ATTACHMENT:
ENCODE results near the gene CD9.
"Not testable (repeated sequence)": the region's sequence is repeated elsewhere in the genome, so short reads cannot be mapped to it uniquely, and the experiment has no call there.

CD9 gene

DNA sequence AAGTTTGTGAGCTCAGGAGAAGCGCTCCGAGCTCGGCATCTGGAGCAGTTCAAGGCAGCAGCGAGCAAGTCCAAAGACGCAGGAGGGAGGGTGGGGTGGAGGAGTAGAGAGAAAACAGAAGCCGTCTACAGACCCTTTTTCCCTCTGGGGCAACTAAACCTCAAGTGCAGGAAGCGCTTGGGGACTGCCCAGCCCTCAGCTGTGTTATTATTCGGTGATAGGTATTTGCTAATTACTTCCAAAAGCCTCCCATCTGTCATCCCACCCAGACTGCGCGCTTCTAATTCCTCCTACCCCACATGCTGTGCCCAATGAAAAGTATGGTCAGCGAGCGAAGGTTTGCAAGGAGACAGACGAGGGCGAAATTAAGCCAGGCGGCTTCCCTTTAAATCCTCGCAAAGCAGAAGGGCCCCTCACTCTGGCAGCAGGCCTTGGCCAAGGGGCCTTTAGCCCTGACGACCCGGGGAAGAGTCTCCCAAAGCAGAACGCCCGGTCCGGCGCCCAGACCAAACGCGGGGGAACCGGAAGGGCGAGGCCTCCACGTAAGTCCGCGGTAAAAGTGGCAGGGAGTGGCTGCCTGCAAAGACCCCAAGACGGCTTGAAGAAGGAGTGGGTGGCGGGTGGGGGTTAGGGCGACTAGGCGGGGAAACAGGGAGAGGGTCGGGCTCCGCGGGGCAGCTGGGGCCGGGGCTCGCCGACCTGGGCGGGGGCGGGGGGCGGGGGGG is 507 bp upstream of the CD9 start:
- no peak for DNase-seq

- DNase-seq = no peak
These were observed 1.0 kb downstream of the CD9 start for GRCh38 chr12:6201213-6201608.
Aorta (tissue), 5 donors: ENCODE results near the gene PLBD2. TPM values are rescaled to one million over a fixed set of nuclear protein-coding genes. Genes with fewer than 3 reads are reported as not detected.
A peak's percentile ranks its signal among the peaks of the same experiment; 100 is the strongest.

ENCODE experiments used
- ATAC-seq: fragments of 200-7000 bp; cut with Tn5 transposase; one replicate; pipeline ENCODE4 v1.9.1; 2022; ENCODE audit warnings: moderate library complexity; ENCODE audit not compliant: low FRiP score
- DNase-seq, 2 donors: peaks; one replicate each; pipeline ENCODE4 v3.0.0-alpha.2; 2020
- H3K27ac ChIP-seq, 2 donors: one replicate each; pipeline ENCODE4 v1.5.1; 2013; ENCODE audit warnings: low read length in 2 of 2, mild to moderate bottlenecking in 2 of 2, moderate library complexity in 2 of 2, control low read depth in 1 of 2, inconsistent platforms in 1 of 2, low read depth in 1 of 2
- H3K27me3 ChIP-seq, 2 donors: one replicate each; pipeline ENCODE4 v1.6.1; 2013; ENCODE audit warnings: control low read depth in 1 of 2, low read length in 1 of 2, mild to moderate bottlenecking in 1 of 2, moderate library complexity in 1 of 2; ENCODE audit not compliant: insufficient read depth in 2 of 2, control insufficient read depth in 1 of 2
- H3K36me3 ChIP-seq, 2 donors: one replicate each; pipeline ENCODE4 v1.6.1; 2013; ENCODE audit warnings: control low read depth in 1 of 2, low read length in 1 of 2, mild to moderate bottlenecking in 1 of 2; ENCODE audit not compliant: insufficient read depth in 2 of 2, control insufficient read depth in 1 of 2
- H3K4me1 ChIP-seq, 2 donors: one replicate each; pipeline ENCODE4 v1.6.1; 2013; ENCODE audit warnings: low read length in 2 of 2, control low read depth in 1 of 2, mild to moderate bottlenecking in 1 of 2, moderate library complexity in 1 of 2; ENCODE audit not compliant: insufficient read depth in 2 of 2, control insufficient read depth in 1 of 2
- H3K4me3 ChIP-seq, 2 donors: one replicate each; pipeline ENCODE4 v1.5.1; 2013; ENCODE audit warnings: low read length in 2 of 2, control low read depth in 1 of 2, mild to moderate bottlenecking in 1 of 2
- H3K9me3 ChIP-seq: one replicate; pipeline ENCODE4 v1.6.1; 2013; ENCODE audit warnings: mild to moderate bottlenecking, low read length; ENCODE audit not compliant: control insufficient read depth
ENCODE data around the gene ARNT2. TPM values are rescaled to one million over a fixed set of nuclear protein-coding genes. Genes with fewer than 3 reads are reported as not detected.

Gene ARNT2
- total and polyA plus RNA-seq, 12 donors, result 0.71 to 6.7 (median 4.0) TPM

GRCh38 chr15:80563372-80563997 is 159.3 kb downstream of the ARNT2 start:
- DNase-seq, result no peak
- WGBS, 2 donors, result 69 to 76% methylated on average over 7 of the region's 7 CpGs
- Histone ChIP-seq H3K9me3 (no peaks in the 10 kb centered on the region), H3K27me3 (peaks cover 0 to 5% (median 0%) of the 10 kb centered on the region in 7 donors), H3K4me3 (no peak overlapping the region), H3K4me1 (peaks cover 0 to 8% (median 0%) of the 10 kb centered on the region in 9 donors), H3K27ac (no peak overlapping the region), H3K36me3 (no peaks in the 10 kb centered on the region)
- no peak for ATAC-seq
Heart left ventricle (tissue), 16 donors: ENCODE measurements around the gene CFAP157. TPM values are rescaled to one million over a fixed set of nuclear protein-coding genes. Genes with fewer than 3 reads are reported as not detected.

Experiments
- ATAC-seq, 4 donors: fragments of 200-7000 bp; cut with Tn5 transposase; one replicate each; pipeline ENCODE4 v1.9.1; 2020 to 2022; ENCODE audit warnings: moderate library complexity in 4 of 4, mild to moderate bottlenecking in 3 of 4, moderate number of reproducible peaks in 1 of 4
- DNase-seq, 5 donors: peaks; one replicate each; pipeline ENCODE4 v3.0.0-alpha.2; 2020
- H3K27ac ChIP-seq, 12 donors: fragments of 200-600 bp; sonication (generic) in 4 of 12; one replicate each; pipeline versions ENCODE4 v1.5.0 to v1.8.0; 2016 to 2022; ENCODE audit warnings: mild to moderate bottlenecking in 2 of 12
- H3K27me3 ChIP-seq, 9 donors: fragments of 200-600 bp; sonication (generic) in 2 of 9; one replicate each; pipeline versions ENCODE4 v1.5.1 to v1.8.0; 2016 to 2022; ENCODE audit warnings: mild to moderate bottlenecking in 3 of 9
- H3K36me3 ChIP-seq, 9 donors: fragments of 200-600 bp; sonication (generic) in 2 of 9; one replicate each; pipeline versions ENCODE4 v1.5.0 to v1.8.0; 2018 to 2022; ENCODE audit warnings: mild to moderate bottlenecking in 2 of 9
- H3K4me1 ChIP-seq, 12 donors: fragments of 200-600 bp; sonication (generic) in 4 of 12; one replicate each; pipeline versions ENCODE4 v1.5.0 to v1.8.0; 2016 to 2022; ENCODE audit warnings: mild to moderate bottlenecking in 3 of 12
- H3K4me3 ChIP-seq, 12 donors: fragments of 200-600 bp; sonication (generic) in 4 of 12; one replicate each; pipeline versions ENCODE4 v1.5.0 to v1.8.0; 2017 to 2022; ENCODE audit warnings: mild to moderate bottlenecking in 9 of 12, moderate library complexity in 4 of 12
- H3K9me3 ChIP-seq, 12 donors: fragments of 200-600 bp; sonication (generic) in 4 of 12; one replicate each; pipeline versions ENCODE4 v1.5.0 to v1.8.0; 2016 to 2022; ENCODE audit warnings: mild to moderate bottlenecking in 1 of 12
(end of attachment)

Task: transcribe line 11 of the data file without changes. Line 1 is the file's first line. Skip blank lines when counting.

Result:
- ATAC-seq: fragments of 200-7000 bp; cut with Tn5 transposase; one replicate; pipeline ENCODE4 v1.9.1; 2022; ENCODE audit warnings: moderate library complexity; ENCODE audit not compliant: low FRiP score